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Symposium 11: Controversies in serologic testing for syphilis (sponsored by the CDC)
S11.1 Problems encountered with reverse sequence syphilis screening
  1. K W Hoover
  1. Centers for Disease Control and Prevention, Atlanta, Georgia, USA


CDC has long recommended screening for syphilis with a non-treponemal test such as the RPR test and, if reactive, confirming with a treponemal test. Non-treponemal antibody levels rise during active infection and tend to decline after treatment, so non-treponemal screening identifies persons with active disease who are likely infectious and require clinical and public health interventions. Although treponemal antibodies rise slightly earlier than non-treponemal antibodies, they tend to remain elevated after treatment so their presence does not always indicate active infection. Thus, treponemal tests have not been recommended for initial screening. Also, older treponemal tests that utilise native treponemal antigens, such as the TP-PA and FTA-ABS tests, were thought to have a high false positive rate due to binding of cross-reacting serum antibodies. Newer treponemal tests, enzyme immunoassays (EIAs) and chemiluminescence immunoassays (CIAs), utilise recombinant treponemal antigens which should result in tests with high sensitivity and specificity, capable of detecting small quantities of antibody without nonspecific binding of cross-reacting antibodies. Because EIA/CIA can be automated, U.S. laboratories have begun to screen for syphilis using a reverse sequence with EIA/CIA screening and confirmation of EIA+ sera with an RPR test to identify active infection.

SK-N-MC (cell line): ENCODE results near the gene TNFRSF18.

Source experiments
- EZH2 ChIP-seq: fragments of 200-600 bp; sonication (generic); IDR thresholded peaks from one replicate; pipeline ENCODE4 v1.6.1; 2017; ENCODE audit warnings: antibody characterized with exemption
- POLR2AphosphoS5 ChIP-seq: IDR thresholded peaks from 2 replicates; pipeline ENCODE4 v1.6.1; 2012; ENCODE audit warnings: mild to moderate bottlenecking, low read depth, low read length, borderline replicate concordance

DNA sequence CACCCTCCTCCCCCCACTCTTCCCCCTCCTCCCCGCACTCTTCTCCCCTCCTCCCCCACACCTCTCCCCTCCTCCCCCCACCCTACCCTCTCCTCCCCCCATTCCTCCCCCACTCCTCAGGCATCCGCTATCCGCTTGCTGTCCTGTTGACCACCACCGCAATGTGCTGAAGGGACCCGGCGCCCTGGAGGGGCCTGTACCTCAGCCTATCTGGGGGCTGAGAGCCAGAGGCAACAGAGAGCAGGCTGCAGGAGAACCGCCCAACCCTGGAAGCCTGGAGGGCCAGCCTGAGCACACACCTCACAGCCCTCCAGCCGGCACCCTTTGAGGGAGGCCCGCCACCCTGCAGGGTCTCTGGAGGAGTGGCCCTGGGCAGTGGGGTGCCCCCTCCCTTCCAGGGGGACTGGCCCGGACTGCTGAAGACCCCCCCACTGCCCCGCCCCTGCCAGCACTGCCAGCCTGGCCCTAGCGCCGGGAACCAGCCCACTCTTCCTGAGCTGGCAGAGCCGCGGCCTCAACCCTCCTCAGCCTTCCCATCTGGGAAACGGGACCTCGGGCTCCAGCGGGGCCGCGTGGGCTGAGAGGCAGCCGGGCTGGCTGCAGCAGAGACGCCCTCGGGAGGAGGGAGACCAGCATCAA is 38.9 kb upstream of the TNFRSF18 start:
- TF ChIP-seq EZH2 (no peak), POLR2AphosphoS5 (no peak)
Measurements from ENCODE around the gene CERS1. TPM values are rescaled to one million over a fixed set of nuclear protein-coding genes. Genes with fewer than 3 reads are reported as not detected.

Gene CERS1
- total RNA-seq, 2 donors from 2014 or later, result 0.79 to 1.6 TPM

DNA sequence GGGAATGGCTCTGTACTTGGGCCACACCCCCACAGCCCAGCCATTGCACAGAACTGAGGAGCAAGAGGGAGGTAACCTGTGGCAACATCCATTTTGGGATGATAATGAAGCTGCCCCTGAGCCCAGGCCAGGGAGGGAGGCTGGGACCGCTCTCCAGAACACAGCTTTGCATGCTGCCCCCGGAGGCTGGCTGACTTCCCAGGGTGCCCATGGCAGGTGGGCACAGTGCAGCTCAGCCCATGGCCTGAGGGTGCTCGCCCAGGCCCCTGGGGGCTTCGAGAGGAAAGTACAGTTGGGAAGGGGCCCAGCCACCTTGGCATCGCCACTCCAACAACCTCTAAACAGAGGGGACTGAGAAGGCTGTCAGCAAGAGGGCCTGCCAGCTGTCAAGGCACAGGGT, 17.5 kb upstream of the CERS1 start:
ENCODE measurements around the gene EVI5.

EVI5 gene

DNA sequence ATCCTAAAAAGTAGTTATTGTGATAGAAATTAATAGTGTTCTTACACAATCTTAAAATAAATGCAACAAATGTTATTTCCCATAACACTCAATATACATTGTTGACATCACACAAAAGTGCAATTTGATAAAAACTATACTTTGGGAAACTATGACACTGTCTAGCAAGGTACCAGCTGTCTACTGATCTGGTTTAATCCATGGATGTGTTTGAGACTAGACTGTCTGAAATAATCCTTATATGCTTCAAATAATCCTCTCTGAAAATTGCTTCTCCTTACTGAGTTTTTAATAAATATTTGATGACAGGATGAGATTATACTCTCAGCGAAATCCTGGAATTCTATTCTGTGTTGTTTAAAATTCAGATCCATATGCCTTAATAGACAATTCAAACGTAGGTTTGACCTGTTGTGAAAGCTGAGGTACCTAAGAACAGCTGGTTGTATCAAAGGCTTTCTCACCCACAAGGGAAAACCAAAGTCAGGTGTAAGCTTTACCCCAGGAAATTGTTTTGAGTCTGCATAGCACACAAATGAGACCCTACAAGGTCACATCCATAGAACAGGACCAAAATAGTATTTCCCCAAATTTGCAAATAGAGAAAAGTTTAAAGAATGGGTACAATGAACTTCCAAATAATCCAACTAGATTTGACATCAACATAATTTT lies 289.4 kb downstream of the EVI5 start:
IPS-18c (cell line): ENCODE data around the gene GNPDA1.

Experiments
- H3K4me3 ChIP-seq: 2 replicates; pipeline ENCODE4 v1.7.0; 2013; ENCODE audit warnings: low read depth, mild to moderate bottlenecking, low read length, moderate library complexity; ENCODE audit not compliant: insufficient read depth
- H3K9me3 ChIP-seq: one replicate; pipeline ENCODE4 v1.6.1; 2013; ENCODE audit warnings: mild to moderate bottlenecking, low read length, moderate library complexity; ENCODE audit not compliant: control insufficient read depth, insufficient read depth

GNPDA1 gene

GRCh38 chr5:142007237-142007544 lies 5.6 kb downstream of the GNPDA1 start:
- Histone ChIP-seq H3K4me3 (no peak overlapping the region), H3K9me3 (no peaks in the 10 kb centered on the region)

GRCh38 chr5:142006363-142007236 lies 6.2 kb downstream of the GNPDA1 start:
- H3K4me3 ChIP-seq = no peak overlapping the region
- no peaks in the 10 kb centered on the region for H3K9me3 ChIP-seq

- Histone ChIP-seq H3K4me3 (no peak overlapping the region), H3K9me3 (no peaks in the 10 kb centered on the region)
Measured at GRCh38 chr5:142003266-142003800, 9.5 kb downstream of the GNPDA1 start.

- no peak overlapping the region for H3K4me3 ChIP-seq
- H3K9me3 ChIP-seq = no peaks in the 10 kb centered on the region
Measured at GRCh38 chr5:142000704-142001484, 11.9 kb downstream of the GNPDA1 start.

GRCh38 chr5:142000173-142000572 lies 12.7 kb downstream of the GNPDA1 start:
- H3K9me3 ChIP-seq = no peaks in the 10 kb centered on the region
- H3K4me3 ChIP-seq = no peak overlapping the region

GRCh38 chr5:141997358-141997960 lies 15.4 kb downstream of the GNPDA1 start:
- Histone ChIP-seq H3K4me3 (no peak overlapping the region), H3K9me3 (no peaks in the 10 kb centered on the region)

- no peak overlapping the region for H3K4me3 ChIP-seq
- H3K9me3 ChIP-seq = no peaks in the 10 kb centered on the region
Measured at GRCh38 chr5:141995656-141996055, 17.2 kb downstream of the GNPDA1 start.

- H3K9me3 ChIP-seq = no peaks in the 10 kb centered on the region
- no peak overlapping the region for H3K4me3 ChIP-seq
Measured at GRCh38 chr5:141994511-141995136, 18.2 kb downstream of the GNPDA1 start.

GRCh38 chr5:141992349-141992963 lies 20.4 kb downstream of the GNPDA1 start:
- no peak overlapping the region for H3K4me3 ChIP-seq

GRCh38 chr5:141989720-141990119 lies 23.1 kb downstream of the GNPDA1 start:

Using this reverse sequence for syphilis screening, discordant sera (EIA+/RPR−) would be expected in patients with previous infection or early primary infection. CDC studies have found that more than half of all EIA+ sera were discordant with EIA+/RPR− results. A recent CDC epidemiologic study found that 32% of discordant sera were due to false-positive EIA/CIAs (eg, EIA+/RPR−/TP-PA−), with rates that ranged from 12% in a high prevalence population to 60% in a low prevalence population.

Discordant sera cause uncertainty about patient management, and the TP-PA test might be a useful confirmatory test with these sera. Recent studies suggest that the TP-PA test has equivalent sensitivity but higher specificity than EIA/CIAs, performance characteristics that are necessary for a confirmatory test. The FTA-ABS should not be used because it has low specificity, its interpretation is inherently subjective, and its performance requires trained personnel and a dedicated fluorescence microscope. Research is needed to better understand the variation in treponemal test performance.

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